Just the other day I wrote a post about making organic potting soil with peat moss as one of the major components.
According to http://www.peatmoss.com
“Canadian sphagnum peat moss is a natural, organic soil conditioner that regulates moisture and air around plant roots for ideal growing conditions. It will help to:
- Save Water.
- Aerate Heavy, Clay Soil.
- Bind Sandy Soil.
- Reduce Leaching.
- Protect Soil.
- Make Better Compost.”
Then I started doing some research on Peat Moss. I found that peat moss is not a readily renewable resource at the rate we are currently consuming it.
Peat moss is the partially decomposed remains of formerly living sphagnum moss from bogs.
Peat moss is mined, which involves scraping off the top layer of living sphagnum moss. The sphagnum peat bog above the mined product is a habitat for plants like sundews, butterwort and bog rosemary, as well as rare and endangered animals like dragonflies, frogs and birds, not to mention the living moss itself.
Yes, peat moss is a renewable resource, but it can take hundreds to thousands of years to form.
Wow, I never thought of all that…. and all this time I’ve been using peat moss without even thinking of the long term consequences. (H’mmm how common is that?)
So I started my search for substitutes and found that there are a couple of good ones: Coconut Coir and Leaf Mold.
Coconut coir is one material being suggested as a good replacement for peat moss. It’s a byproduct of the coconut processing industry. It’s made from the fibers found between the husk and shell of a mature ripe coconut. The brown fibers are high in lignin and are water-proof.”Coco” doormats and stuffing for automobile seats and mattresses are made from coconut coir fiber.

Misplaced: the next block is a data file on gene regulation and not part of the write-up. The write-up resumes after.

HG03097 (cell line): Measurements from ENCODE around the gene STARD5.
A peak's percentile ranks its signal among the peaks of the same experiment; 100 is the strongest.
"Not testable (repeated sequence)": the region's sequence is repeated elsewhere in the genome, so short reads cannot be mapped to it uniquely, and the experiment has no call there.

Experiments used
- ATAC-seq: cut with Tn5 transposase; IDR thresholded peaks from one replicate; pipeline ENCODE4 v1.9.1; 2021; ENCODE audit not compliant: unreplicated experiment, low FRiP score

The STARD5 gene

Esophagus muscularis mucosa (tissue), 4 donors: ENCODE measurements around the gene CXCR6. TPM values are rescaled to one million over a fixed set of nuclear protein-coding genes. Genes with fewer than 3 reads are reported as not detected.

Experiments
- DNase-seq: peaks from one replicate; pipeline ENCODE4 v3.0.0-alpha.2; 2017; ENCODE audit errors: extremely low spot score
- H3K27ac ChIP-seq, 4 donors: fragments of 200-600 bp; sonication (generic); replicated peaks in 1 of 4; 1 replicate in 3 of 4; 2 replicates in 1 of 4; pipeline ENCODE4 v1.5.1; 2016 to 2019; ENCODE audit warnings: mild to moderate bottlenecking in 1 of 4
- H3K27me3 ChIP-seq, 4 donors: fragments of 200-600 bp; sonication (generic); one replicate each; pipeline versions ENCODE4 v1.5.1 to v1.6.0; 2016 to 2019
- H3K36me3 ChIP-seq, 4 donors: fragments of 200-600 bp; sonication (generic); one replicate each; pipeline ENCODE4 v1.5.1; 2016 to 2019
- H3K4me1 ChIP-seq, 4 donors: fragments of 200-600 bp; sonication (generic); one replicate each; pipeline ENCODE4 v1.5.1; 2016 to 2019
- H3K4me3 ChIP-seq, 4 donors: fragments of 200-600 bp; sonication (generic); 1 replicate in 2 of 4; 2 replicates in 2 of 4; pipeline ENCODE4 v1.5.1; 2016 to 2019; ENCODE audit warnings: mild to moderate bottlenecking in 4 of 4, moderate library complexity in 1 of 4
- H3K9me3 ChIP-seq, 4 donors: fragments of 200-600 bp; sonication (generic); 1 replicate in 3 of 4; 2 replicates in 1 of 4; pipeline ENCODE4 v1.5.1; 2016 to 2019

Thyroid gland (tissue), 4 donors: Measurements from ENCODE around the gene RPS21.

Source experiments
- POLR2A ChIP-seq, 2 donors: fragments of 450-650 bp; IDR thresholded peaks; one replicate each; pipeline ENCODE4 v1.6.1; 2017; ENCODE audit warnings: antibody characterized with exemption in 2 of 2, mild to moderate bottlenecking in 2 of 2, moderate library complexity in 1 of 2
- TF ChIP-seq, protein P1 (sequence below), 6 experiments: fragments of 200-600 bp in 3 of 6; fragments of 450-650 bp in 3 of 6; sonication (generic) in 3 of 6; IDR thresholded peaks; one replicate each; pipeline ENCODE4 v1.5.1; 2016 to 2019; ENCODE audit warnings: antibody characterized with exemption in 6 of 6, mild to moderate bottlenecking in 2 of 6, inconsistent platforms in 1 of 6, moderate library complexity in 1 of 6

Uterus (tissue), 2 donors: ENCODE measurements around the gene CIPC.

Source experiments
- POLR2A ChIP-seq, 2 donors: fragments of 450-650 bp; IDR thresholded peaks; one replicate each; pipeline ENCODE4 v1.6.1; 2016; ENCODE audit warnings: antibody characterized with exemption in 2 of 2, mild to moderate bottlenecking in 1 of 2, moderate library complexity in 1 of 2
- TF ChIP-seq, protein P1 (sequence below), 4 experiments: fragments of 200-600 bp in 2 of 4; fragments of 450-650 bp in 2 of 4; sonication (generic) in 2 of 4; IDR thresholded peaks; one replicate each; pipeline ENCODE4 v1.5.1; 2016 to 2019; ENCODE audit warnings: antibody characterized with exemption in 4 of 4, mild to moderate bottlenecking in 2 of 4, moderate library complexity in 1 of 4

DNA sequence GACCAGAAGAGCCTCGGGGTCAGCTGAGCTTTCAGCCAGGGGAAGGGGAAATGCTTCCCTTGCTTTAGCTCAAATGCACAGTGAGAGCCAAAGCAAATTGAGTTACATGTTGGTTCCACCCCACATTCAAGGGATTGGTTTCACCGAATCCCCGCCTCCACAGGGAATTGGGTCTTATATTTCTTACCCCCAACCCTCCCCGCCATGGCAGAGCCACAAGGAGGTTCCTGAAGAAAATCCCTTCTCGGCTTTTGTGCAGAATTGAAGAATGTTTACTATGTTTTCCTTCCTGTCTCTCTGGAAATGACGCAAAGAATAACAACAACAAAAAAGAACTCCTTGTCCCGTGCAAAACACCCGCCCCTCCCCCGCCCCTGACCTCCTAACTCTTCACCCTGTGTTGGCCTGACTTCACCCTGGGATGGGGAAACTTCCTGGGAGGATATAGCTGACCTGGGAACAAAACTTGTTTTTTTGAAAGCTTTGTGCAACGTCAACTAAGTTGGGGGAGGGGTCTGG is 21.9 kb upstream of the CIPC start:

read more: http://askjo.co/12y8jrC
You should be able to get coconut coir at your local garden store, though I haven’t shopped for it since I discovered the other good peat moss substitute is easier for me to get (and free)!
Leaf mold is the result of leaves on the forest floor decomposing. You can’t buy it, but all you need to make it are leaves, moisture and time. I had thought to mix leaves in with my compost, and you can do this to a small degree if you chop the leaves up finely, but the kind of decomposition of a compost pile is slightly different. Leaf mold relies almost exclusively on fungus and compost relies more on bacteria (as well as fungus).
At any rate, leaves are something we have plenty of!
“Catching up with Autumn” by McKay Savage used under a Creative Commons Attribution license http://creativecommons.org/licenses/by/3.0/
In fact my dear husband thinks we might be able to break a record for the largest human-raked leaf pile. It’s not as tall now after some heavy rains (thank you Tropical Storm Andrea), but it was quite impressive this fall! And all raked by hand (no leaf blower for us.:-)
Unfortunately, it takes at least 6 months to a year to make leaf mold. I did read that you can speed up the creation of leaf mold by layering leaves with some alfalfa meal or other “activator” (I have to look into this more…) But since this giant leaf pile has been growing since 2001, I think I could probably get all the leaf mold I need by digging under and around the edges of it.
So, I’m a convert. No more peat moss for me. It’s leaf mold all the way for my organic potting soil. I read that leaf mold makes a really nice mulch for perennial beds too.